"You begin," he said, "by setting your scene. You have to see
your scene, either in reality or in imagination. For instance, from here you can see across the lake. But on a day like this you can't see across the lake, it's too misty. You can't see the other side." Rowland took off his reading glasses to stare at his creative writing class whose parents' money was being thus spent: two boys and three girls around sixteen to seventeen years of age, some more, some a little less. "So," he said, "you must just write, when you set your scene, 'the other side of the lake was hidden in mist.' Or if you want to exercise imagination, on a day like today, you can write, 'The other side of the lake was just visible.' But as you are setting
the scene, don't make any emphasis as yet. It's too soon, for instance, for you to write, 'The other side of the lake was hidden in the fucking mist.' That will come later. You are setting your scene. You don't want to make a point as yet."
College Sunrise had begun in Brussels, a finishing school for both sexes and mixed nationalities. It was founded by Rowland Mahler, assisted by his wife, Nina Parker.
The school had flourished on ten pupils aged sixteen and upward, but in spite of this flourishing, mainly by reputation, Rowland had barely been able to square the books at the end of the first year. So he moved the school to Vienna, increased the fees, wrote to the parents that he and Nina were making an exciting experiment: College Sunrise was to be a mobile school which would move somewhere new every year.
They had moved, leaving commendably few debts behind, from Vienna to Lausanne the next year. At present they had nine students at College Sunrise at Ouchy on the lake. Rowland had just taken the very popular class, attended by five of the students, on Creative Writing. Rowland was now twenty-nine, Nina twenty-six. Rowland himself hoped to be a published novelist one day. To conserve his literary strength, as he put it, he left nearly all the office work to Nina, who spoke good French and was dealing with the bureaucratic side of the school and with the parents, employing a kind of impressive carelessness. She tended to crush any demands for full explanations on the part of the parents. This attitude, strangely enough, generally made them feel they were getting good money's worth. And she had always obtained a tentative license to run the school, which could be stretched to last over the months before they would move on again.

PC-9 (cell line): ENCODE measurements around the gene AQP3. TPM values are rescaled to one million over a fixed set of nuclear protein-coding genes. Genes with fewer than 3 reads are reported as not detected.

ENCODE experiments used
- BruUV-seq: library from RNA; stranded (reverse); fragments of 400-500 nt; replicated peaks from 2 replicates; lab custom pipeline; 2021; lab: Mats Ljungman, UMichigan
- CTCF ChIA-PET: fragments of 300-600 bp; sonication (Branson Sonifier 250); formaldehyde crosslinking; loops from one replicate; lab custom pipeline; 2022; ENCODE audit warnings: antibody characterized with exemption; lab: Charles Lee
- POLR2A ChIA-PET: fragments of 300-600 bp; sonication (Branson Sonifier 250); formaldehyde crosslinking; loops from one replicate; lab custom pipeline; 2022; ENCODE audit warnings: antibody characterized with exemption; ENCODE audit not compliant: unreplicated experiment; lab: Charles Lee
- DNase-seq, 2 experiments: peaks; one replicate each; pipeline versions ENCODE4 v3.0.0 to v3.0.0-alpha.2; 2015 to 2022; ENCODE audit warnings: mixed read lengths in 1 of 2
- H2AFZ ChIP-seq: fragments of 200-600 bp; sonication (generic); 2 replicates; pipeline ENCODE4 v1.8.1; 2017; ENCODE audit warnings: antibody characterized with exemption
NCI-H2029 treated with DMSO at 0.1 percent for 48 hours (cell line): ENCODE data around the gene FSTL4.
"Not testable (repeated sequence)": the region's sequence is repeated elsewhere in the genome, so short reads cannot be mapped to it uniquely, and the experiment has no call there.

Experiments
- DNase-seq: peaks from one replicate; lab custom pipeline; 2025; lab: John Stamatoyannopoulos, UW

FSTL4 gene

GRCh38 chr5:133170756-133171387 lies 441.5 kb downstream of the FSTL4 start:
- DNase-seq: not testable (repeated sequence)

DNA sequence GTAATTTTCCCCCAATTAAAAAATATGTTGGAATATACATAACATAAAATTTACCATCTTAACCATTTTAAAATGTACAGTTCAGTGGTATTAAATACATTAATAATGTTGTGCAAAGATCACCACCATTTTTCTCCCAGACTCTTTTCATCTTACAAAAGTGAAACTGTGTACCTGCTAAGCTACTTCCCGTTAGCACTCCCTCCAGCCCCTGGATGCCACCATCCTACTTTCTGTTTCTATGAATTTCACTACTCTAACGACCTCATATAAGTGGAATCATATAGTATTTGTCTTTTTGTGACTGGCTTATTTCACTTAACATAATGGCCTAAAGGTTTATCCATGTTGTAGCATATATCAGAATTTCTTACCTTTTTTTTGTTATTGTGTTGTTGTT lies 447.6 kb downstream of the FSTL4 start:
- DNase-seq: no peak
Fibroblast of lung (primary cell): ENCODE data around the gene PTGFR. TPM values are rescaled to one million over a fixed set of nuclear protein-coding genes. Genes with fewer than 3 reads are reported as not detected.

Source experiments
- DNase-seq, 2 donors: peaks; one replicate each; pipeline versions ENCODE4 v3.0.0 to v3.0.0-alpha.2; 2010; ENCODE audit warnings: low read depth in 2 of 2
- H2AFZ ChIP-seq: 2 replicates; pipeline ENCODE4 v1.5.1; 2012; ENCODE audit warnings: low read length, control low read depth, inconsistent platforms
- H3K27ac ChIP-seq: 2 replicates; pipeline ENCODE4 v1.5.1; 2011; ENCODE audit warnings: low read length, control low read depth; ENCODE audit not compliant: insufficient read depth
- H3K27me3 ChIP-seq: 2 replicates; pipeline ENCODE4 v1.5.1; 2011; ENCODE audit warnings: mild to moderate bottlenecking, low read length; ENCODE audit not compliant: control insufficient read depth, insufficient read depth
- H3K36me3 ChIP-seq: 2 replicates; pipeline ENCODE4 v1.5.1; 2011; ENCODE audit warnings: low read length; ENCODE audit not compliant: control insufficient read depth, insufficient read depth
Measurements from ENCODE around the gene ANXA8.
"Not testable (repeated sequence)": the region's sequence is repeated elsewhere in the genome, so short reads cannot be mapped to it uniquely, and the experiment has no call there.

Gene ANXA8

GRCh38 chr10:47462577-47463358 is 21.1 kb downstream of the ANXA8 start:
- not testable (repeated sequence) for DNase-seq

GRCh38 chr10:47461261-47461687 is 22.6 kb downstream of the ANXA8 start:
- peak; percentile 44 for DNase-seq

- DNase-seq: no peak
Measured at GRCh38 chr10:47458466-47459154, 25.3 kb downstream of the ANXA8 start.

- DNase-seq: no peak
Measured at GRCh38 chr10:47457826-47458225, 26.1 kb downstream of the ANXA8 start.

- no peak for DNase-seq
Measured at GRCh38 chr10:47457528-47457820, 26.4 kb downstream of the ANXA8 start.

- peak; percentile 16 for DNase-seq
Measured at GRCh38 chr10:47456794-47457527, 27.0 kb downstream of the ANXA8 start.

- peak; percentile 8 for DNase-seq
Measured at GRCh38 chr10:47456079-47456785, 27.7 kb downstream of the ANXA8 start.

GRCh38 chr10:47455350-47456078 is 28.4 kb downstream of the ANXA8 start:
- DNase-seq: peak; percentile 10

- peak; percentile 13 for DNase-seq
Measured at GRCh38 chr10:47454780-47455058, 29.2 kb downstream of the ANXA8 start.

It was early July, but not summery. The sky bulged, pregnant with water. The lake had been invisible under the mist for some days.
Rowland looked out of the wide window of the room where he taught, and saw three of the pupils who had just attended his class, leaving the house, disappearing into the mist. Those three were Chris Wiley, Lionel Haas and Pansy Leghorn (known as Leg).
Chris: Seventeen, a student at College Sunrise at his own request. "I can do university later." And now? "I want to write my novel. It struck me that College Sunrise was ideal for that." Rowland remembered that first interview with red-haired Chris with his mother and uncle. There was no father visible. They seemed to be well off and perfectly persuaded to Chris's point of view. Rowland took him on. He had always, so far, taken everyone on who applied for entrance to College Sunrise, the result of which policy helped to give the school an experimental and tolerant tone.